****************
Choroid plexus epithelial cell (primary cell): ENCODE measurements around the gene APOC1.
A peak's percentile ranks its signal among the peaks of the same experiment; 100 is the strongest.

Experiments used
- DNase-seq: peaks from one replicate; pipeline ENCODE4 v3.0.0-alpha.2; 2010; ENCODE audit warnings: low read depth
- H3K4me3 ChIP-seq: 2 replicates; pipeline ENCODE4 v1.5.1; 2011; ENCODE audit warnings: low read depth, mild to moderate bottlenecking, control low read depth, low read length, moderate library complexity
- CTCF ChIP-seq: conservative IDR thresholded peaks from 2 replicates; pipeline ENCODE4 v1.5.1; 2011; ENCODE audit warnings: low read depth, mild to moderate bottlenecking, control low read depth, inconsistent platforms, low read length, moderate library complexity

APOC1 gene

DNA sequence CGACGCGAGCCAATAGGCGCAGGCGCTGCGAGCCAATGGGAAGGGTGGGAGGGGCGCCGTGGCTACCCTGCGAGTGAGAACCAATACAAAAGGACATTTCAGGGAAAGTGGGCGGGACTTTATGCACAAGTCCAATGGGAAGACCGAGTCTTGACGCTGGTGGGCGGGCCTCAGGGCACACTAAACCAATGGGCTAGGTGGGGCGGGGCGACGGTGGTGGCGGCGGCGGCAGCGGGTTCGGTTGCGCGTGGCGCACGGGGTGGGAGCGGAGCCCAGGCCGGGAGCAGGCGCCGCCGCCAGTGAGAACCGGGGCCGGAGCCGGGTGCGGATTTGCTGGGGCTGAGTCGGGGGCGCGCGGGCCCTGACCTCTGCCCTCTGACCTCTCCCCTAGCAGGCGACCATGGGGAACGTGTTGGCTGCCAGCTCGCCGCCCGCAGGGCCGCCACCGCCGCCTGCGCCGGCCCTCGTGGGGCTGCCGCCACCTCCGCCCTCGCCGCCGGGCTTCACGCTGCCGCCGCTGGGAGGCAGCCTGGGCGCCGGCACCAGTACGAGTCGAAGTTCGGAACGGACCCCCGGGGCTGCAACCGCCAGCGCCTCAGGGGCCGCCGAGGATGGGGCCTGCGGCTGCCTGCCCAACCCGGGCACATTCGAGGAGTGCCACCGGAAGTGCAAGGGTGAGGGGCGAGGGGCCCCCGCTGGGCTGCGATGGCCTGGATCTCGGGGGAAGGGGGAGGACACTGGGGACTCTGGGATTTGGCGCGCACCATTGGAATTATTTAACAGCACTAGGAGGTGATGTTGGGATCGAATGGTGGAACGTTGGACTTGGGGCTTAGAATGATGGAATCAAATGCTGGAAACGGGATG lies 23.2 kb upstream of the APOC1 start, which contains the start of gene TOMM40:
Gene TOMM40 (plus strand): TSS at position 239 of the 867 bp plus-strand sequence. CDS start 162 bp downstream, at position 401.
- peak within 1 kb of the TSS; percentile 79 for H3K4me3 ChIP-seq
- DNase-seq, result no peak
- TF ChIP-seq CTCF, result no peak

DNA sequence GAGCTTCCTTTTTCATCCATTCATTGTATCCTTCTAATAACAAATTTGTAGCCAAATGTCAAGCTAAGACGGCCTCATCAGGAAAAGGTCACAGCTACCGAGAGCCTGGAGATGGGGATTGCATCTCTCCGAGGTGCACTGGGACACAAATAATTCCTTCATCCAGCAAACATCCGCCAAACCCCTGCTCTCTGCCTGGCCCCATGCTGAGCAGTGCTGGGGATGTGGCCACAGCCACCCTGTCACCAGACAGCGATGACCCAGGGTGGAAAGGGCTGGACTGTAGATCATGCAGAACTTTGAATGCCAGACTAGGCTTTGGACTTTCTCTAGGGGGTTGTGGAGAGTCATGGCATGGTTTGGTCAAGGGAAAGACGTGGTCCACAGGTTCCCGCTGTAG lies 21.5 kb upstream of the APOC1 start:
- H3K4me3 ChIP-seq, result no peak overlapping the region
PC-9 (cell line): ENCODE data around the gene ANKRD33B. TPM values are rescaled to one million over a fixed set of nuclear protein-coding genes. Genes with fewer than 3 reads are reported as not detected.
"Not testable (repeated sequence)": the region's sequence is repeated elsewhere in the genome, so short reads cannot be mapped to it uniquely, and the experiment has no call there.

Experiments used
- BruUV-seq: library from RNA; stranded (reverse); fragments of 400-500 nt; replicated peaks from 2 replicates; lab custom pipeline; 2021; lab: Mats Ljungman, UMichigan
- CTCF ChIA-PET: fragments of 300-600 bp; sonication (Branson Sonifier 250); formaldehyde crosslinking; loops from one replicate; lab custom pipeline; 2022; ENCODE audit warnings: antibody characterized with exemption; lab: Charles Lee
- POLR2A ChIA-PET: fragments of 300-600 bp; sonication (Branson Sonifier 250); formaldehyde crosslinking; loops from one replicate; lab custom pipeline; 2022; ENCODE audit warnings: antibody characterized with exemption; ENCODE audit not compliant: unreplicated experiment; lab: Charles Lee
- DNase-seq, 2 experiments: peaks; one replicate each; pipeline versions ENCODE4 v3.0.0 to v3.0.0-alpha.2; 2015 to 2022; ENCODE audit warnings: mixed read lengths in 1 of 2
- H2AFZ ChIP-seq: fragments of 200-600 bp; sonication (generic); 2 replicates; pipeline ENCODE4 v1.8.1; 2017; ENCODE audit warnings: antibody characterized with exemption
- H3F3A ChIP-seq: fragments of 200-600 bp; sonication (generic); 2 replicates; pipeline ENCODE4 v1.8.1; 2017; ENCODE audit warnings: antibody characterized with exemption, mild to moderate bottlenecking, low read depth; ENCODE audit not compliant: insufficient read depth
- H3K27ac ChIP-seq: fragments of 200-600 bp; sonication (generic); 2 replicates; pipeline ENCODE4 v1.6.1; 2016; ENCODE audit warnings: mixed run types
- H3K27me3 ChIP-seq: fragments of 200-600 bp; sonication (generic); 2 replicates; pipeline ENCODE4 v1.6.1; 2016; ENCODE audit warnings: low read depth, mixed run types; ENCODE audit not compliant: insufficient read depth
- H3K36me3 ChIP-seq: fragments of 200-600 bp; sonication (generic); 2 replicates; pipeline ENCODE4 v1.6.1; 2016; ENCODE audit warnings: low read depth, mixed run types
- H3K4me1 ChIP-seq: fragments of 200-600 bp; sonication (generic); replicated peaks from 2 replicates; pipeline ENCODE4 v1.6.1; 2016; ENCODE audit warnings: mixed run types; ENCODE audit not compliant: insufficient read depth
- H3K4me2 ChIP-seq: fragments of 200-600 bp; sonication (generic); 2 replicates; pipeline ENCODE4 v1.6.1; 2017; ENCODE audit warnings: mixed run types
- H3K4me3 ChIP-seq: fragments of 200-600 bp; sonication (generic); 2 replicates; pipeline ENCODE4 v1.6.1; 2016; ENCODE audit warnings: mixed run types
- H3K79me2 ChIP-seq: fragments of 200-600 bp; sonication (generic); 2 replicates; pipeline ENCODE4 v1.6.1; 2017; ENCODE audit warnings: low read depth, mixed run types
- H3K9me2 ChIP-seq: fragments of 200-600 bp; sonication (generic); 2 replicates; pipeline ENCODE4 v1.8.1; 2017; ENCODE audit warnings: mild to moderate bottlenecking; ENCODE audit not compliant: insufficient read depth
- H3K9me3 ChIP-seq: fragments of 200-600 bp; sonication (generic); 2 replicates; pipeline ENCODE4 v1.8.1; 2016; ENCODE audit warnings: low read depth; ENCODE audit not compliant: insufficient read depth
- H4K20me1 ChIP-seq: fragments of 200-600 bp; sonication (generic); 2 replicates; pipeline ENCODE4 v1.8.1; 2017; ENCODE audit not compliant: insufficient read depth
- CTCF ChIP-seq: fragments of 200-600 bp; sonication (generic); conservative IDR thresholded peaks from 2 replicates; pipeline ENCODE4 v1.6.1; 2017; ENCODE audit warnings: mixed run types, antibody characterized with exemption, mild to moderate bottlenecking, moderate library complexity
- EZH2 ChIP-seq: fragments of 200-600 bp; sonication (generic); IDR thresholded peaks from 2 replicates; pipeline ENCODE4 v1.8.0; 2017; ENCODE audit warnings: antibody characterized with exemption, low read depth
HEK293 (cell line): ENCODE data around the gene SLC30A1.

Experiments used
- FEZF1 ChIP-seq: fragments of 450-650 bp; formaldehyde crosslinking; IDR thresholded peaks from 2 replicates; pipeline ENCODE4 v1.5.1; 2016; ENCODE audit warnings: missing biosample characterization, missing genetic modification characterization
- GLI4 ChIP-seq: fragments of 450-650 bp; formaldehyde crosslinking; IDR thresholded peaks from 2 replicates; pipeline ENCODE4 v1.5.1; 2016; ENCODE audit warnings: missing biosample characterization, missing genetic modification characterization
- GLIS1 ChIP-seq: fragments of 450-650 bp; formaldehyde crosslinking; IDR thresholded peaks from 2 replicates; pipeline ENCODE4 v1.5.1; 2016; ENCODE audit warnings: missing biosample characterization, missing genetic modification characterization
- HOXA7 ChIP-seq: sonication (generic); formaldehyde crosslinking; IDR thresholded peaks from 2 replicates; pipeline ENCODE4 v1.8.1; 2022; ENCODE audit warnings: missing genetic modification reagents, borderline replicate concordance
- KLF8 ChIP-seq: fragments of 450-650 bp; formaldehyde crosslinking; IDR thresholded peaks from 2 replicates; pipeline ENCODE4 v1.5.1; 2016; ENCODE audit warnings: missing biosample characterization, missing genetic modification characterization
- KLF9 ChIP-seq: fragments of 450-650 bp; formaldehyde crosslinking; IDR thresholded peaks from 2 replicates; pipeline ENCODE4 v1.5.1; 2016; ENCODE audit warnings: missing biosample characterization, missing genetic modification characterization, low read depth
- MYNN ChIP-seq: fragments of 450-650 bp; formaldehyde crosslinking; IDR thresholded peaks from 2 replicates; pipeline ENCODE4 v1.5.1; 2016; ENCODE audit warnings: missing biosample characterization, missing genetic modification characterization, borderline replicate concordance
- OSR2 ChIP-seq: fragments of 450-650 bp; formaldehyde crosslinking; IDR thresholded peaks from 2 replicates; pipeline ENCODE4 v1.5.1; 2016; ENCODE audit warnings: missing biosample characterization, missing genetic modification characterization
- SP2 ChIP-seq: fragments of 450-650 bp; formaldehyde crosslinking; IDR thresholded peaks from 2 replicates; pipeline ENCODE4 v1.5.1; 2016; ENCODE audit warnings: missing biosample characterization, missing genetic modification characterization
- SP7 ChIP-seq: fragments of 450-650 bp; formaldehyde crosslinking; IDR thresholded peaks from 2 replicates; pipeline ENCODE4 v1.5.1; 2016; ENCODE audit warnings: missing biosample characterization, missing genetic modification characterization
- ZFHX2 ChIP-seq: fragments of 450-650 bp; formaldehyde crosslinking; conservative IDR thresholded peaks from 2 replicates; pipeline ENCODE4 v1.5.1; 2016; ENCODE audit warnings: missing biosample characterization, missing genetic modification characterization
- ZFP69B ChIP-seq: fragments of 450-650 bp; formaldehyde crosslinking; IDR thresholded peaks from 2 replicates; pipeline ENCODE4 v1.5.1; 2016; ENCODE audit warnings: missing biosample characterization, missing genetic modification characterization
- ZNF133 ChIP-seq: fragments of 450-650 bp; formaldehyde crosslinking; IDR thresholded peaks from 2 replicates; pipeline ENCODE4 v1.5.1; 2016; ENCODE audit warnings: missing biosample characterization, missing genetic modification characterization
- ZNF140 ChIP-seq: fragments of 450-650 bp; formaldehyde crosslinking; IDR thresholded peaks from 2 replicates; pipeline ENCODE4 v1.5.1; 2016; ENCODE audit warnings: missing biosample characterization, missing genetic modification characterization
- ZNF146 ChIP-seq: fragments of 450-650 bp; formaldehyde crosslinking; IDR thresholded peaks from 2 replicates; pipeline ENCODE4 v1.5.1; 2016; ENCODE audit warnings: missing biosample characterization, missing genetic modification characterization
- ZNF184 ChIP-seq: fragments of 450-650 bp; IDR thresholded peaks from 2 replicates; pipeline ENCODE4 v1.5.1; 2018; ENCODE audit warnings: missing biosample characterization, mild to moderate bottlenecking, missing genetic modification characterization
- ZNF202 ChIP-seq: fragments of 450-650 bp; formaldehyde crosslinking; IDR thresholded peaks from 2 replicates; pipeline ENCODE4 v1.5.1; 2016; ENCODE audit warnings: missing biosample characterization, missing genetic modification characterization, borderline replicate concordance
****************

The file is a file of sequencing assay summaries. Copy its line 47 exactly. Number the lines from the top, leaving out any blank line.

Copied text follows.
- SP7 ChIP-seq: fragments of 450-650 bp; formaldehyde crosslinking; IDR thresholded peaks from 2 replicates; pipeline ENCODE4 v1.5.1; 2016; ENCODE audit warnings: missing biosample characterization, missing genetic modification characterization